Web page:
I love almost any kind of classical music.  My favourite - Mozart.  One of my biggest thrills was being in  Salzburg and listening to a Mozart concert.  My husband's favourite is Beethoven, so I have listened to a lot of him too and have learned to really appreciate him in a totally loving way (Beethoven... my husband I loved from first sight). 

I also love opera, but that a bit different.  I have gone to a few over the years but Dan isn't into that as much so it is more difficult to drag him along.

My favourite pieces... hard to say - it depends on what mood I am in.  It really does make a difference.

-Val


"The only shipping I know is shipping containers."
                                           -Benedict Cumberbatch
 

December 22, 2014 5:33 pm  #56


Re: Classical music

Ah, Mahler....


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December 23, 2014 2:54 pm  #57


Re: Classical music

When I was young I really hate classical music, I thought it was very boring and I hate when my sister was practicing for her piano lessons. But when I grew a little I started to appreciate this music and now I really like it. My favourites composers are Bach and Rachmaninov, I could listen their work all day http://cdn.boardhost.com/emoticons/happy.png

Last edited by MartaSt (December 23, 2014 2:55 pm)


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One thing we could do is pull up and fly over the mountain. How does that sound to...
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January 29, 2015 2:11 pm  #58


Re: Classical music

Yesterday we started rehearsing Mozart's mass in c- minor with the choir. What a wonderful piece of music! Anyone knows it? Parts of it might be familiar from the movie " Amadeus". The scales are quite hard work!


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Eventually everyone will support Johnlock.


"If you're not reading the subtext then hell mend you"  -  Steven Moffat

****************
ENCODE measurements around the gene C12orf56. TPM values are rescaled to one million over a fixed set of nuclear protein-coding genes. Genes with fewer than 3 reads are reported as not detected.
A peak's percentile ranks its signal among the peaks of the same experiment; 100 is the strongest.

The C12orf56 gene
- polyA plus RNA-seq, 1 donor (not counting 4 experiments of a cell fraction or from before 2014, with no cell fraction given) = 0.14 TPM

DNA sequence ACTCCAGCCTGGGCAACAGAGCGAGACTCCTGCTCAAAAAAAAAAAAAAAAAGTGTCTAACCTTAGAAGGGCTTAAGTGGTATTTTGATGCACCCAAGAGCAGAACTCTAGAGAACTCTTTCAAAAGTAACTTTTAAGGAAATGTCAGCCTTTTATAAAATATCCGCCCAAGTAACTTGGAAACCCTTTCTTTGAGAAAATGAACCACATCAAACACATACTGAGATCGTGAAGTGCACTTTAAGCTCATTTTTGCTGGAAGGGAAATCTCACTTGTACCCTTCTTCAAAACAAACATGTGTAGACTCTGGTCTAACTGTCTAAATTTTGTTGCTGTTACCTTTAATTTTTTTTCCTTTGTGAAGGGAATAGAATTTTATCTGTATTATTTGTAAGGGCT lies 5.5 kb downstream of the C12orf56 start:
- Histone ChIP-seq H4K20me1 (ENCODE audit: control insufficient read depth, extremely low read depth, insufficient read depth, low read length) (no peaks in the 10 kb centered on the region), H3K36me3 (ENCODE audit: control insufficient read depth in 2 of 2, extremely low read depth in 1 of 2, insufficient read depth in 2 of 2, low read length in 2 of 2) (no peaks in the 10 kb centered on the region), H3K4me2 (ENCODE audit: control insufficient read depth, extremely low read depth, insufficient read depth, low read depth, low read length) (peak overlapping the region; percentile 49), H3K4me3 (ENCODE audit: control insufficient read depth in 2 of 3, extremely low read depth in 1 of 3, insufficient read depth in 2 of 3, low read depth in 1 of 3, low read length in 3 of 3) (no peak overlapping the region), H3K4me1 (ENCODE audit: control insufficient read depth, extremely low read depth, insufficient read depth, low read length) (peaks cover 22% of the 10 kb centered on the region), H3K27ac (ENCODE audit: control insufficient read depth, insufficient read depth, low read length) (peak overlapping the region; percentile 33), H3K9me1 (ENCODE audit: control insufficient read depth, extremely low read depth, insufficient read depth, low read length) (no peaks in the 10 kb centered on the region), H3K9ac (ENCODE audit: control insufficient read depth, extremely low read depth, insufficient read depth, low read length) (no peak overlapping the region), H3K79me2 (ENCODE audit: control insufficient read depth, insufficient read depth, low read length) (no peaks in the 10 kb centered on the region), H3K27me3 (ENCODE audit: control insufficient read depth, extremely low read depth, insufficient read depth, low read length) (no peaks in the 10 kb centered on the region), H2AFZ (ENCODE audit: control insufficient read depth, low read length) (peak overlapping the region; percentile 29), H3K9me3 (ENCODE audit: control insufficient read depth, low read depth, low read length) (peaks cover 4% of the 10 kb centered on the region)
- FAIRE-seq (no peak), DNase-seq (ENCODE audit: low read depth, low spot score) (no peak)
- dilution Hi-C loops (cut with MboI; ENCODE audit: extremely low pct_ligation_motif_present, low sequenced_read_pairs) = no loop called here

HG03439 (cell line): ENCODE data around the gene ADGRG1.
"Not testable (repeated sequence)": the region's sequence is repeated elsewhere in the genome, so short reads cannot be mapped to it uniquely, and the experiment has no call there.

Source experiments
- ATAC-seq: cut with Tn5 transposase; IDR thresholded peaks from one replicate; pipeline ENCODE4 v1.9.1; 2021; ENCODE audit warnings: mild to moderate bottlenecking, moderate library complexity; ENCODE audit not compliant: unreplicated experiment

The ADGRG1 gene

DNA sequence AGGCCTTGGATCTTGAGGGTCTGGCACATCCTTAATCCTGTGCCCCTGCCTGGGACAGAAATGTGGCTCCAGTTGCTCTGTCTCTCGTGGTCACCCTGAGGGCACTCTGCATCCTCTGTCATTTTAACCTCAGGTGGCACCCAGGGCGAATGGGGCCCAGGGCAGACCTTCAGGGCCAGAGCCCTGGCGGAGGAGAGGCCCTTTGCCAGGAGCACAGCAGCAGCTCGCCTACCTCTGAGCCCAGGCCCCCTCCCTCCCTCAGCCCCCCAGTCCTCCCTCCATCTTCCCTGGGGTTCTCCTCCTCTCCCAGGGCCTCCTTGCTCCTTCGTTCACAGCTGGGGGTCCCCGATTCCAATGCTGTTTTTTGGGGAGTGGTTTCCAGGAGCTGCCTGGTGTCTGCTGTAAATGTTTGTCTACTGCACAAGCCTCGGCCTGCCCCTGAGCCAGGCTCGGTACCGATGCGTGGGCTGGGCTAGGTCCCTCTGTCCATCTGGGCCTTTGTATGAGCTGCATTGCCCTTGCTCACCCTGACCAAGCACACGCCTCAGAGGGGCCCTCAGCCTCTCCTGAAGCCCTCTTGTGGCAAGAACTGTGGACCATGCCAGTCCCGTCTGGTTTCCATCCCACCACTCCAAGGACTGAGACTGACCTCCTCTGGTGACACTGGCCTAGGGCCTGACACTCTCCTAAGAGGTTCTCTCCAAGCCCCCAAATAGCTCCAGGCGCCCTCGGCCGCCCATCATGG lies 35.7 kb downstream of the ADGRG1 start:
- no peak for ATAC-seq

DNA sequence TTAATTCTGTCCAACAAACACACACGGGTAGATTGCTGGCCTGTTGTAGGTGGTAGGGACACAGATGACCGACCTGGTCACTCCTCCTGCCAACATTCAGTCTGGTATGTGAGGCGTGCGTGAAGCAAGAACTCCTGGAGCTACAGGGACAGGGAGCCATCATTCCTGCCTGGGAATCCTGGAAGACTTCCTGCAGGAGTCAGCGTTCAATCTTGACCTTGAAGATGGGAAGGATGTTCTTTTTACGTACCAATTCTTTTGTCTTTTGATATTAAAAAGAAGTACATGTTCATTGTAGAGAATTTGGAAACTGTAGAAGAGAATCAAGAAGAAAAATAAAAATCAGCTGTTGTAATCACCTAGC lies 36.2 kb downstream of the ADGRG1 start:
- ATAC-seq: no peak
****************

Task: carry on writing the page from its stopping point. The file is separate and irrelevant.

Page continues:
"Love conquers all" Benedict Cumberbatch on Sherlock's and John's relationship
"This is a show about a detective, his best friend, his wife, their baby and their dog" - Nobody. Ever.

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January 29, 2015 11:53 pm  #59


Re: Classical music

How did you get started on classical music? What got you hooked?

My problem is, I love listening to classical music, but I do it randomly and I'm overwhelmed by the sheer amount of it. Yet many people seem to manage to have favourites, a solid knowledge... I mean the people who don't work in musical fields, who just like it. Just how do you do that? Are you listening every day after work? I just find that I always just scratch the surface, and I find it difficult to get a solid knowledge because I'm simply bad at remembering names (of composers, of musical pieces), and also I lack the time... or maybe not the time, but the right times with the right mood for the music... I'm not sure, how to listen to classical music. Do you just lie on your beds, closing your eyes, listening? I find I can either concentrate on music or on something else. Background music doesn't work for me.

Well, I know I like Bruckner. A flatmate listened to it, and I fancied the flatmate, so I started feigning interest for the music... and was fascinated. Also, I like Tschaikovsky. And I remember that I liked Chopin when I was 14 or 15. And I like Mendelsohn-Bartholdy. I'm never so sure about Mozart. Sometimes I hear something and think, wow, sometimes it just feels too... light, to easy. Don't know. I like the dark, melancholic, romantic stuff.
Any recommendations?

Also, film music is what I still love best. Because it tells such a clear story, the music. For me it started with Lord of the Rings, when I just sat in my room for hours and listened just to the music, eyes closed. The whole story would just be so visible and colourful behind my closed eyes, amazing.
I like Howard Shore, but I adore John Williams.
And Yann Tiersen is really good.
 

Last edited by Whisky (January 29, 2015 11:55 pm)


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"It is what it is."

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February 10, 2015 7:50 am  #60


Re: Classical music

Whisky, if you like music that is not too light you might listen to some of the wonderful requiem masses out there. Actually the one by Mozart is just wonderful. And I know another one which I used to rehearse with my school choir by Andrew Lloyd Webber, of course it's not classic by definition but very powerful and moving music! Shorter pieces I can recommend are " Clair de lune" and Pachelbel' s canon in c minor to start with.


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Eventually everyone will support Johnlock.


"If you're not reading the subtext then hell mend you"  -  Steven Moffat
"Love conquers all" Benedict Cumberbatch on Sherlock's and John's relationship
"This is a show about a detective, his best friend, his wife, their baby and their dog" - Nobody. Ever.

http://picload.org/image/lcowadi/osajrand2.jpg